Short-Term Rentals Regulations: Not Always a Day at the Beach for Municipalities
The explosion of short-term rental properties through North Carolina – from mountain cities to coastal destinations, and cities and towns in between – has resulted in increased scrutiny and regulation by municipalities.
From a purely theoretical stance, these regulations make sense to limit and/or eliminate disturbances to adjacent residential property and within established residential communities. However, the scope of such regulations continues to evolve – specifically, how far can a municipality regulate short-term rentals?
A recent case out of Wilmington suggests that there are, in fact, strict limits to how a city or town can regulate short-term rentals. On February 5, 2019, Wilmington adopted City Code § 18-331, requiring property owners utilizing or intending to utilize their property as a short-term rental to register each applicable property with the City of Wilmington. Additionally, the Wilmington Code required the following: (1) a separation requirement of four hundred (400) feet between the rental property and any other rental property and/or bed and breakfast; (2) a lottery process to determine which properties would be allowed to continue as a short-term rental; and (3) a one-year amortization period for those not permitted to continue – allowing continued operation for one year and a strict deadline to cease operation as the end of the one-year period.
In Schroeder v. City of Wilmington, the Plaintiffs had purchased a property with the purpose to use it as a short-term rental. Following the passage of City Code § 18-331, the Plaintiffs lost the ability to rent their property through the lottery and filed suit to challenge the ordinance. The Superior Court of New Hanover County ruled in favor of the Plaintiffs, granting their Motion for Summary Judgment, and finding that City Code § 18-331 was preempted by state law. The Court honed in on the annual registration requirement and its contravention of N.C. Gen. Stat. § 160D-1207. That section of North Carolina statute includes:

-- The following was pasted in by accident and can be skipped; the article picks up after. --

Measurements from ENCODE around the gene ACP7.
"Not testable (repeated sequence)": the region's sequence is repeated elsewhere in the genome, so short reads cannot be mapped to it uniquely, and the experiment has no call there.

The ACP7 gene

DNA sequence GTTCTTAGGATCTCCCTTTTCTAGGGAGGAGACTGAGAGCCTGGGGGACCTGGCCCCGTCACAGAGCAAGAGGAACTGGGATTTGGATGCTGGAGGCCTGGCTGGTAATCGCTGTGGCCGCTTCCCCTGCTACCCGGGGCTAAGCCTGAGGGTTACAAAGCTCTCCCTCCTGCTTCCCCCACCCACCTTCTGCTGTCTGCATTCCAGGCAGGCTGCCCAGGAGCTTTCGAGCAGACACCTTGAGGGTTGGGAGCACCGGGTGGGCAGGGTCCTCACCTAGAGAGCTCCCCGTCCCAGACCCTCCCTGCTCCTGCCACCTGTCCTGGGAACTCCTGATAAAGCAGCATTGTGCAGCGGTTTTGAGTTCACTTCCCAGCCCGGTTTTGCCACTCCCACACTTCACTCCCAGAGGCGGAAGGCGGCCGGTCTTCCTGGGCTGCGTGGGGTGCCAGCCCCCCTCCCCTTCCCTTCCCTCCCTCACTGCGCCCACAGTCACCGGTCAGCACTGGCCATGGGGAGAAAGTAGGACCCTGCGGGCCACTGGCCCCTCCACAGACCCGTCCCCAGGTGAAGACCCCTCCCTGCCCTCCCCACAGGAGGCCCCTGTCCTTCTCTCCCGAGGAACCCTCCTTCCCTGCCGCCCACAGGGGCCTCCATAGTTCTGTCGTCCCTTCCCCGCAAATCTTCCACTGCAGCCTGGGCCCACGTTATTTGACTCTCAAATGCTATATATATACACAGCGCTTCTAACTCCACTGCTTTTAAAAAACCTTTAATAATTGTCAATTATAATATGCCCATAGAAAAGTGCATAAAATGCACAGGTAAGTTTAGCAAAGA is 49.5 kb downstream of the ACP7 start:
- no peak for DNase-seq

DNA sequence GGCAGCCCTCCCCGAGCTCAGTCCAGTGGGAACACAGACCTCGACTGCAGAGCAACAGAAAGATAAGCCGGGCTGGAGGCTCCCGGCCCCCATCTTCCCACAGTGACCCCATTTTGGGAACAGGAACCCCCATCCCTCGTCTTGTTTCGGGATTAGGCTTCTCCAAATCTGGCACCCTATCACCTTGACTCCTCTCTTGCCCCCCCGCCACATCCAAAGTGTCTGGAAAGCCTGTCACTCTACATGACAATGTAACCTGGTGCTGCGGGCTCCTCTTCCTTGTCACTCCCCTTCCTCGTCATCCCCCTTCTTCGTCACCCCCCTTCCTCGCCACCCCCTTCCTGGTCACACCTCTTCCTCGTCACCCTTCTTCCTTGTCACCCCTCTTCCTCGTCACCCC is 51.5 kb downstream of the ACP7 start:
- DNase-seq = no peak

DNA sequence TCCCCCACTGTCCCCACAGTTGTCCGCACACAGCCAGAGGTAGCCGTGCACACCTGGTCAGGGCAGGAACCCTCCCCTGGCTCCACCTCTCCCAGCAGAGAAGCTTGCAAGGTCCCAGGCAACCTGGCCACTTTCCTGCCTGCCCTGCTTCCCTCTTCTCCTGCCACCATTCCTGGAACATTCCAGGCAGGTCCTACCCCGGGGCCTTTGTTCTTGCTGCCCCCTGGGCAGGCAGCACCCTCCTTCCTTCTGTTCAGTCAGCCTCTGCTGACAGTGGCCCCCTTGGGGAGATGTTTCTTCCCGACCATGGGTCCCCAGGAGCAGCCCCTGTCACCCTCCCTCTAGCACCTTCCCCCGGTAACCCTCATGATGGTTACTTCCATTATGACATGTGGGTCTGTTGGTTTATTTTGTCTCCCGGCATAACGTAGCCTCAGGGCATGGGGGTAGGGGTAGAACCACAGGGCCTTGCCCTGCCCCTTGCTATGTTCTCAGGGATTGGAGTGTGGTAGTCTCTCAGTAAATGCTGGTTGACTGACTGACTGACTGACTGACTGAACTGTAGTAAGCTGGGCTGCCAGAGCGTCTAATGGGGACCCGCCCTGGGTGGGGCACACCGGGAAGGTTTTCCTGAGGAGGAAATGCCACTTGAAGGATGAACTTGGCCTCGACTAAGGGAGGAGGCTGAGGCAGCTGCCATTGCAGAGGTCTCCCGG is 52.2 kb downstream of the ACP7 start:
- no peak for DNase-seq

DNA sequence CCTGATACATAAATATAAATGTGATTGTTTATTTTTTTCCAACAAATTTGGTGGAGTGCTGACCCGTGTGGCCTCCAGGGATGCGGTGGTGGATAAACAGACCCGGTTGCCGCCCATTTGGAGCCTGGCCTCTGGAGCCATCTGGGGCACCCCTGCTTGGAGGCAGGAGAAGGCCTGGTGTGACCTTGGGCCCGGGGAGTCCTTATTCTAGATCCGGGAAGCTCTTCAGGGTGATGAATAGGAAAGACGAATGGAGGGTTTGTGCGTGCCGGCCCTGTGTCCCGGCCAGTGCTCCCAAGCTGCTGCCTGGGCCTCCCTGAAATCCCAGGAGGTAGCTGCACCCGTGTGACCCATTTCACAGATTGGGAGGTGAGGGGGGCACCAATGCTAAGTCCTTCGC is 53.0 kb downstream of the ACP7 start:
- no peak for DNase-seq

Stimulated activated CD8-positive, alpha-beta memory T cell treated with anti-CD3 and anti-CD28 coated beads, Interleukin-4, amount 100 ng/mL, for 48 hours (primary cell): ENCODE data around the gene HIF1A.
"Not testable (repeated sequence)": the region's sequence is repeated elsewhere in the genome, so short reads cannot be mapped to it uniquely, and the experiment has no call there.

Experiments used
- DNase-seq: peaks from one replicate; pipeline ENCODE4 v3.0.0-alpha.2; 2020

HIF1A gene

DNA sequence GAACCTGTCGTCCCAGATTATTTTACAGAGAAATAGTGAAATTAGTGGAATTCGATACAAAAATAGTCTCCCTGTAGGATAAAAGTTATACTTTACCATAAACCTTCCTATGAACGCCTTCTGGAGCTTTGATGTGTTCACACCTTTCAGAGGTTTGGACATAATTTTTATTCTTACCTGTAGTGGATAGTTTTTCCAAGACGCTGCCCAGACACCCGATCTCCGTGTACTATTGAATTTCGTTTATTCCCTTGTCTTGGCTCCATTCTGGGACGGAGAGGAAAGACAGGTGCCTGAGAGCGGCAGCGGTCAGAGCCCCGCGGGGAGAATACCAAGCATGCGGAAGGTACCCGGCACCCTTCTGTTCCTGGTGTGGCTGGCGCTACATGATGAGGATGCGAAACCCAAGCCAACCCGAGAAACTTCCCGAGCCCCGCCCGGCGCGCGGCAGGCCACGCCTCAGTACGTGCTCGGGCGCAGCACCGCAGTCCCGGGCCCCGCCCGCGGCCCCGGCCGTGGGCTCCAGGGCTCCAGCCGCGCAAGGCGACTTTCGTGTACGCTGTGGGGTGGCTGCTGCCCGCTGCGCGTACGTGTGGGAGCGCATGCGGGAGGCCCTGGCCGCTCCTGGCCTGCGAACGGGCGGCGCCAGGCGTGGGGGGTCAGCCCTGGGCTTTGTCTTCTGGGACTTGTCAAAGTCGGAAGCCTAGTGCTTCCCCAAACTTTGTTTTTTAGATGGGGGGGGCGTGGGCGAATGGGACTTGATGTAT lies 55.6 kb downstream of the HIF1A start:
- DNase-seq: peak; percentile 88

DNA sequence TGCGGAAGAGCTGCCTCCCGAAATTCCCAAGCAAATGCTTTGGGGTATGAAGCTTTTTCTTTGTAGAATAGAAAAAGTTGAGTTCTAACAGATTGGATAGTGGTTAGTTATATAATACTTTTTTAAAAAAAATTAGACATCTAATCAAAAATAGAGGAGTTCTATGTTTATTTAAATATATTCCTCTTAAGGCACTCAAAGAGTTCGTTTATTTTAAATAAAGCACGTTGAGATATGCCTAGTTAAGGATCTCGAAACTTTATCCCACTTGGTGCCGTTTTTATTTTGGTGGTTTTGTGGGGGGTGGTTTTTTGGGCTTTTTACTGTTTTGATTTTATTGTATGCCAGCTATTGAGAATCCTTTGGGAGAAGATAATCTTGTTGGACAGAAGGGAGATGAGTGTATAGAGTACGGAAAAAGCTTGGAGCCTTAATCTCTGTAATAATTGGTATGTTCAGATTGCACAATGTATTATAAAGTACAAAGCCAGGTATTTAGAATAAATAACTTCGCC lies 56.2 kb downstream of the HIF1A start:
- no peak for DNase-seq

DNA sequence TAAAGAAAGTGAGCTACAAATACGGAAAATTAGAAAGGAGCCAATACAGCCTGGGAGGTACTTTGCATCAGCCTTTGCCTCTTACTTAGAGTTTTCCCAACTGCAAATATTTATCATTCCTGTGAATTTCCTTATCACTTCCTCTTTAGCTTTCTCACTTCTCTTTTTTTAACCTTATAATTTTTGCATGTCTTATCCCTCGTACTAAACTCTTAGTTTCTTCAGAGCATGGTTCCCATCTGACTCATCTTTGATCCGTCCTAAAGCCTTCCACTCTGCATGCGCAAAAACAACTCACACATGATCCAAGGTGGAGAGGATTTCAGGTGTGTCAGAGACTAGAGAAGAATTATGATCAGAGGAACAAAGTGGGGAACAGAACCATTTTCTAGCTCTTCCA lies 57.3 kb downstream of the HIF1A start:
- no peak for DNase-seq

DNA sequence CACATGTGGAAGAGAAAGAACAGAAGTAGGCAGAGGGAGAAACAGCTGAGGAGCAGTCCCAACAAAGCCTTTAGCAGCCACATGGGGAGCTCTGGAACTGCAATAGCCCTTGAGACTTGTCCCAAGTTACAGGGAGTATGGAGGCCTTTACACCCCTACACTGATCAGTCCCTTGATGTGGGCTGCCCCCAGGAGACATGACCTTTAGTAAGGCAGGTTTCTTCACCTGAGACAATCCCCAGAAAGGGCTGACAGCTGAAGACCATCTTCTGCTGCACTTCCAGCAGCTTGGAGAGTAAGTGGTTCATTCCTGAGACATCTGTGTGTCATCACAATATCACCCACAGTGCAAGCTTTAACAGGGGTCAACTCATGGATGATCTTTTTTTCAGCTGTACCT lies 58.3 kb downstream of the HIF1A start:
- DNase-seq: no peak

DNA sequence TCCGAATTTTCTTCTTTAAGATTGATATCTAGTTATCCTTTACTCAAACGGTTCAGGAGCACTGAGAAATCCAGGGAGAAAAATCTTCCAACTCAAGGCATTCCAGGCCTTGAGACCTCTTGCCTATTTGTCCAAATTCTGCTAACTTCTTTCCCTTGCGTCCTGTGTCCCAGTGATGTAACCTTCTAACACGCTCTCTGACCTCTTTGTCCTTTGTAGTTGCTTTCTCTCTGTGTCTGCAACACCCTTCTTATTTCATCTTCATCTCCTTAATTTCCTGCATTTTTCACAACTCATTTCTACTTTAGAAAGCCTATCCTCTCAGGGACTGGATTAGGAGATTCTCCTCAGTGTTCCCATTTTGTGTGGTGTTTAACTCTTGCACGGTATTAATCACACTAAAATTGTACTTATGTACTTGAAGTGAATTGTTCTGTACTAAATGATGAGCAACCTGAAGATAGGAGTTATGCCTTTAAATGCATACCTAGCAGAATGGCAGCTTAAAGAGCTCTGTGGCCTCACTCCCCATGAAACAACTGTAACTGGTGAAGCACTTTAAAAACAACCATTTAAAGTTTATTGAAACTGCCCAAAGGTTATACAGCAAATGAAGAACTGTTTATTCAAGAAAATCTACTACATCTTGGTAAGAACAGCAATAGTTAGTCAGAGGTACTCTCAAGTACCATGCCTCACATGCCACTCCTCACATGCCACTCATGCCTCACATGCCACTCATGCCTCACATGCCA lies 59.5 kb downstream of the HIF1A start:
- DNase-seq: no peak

In no event may a local government do any of the following: (i) adopt or enforce any ordinance that would require any owner or manager of rental property to obtain any permit or permission under Article 11 or Article 12 of this Chapter from the local government to lease or rent residential real property or to register rental property with the local government[.]
The statute clearly prohibits a municipality from establishing and keeping a rental registry. A city cannot have a running database or list of all short-term rental properties within its jurisdiction. Additionally, the statute prohibits short-term rentals from being treated inequitably (in comparison to traditional rental property) as to permitting under the building and housing code. Simply, the city cannot subject those properties to enhanced or extra permitting. Now, this does not impact a municipality's ability to subject such properties to heightened zoning permits. But any such regulation under the building or housing code is strictly prohibited by state law.
In Schroeder, the Court found that state law preempted the Wilmington ordinance and that Wilmington's requirement that each short-term rental register with the City was prohibited. Interestingly, the Court struck down the ordinance in its entirety – rather than simply striking the registration requirements and allowing the remainder (the lottery system, the distance requirement, and the one-year amortization period). The Court may have viewed the lottery process as a de facto registry (operationally, it would be tough to have such a lottery and not keep a list of winners and losers). The accompanying amortization requirement would likewise be impacted. This case is currently being appealed and we will update everyone on any additional developments. However, while this is a victory for owners of short-term rental property, municipalities still have several tools in their land-use tool belt to limit short-term rentals. Heightened land use permitting remains a viable option. Use district prohibitions, likewise, remain in play. This area will continue to evolve and change with short-term rentals not slowing down. It is important for those looking to rent their properties (and those impacted by these properties) to carefully consult the applicable ordinances and consult with counsel on potential avenues of relief.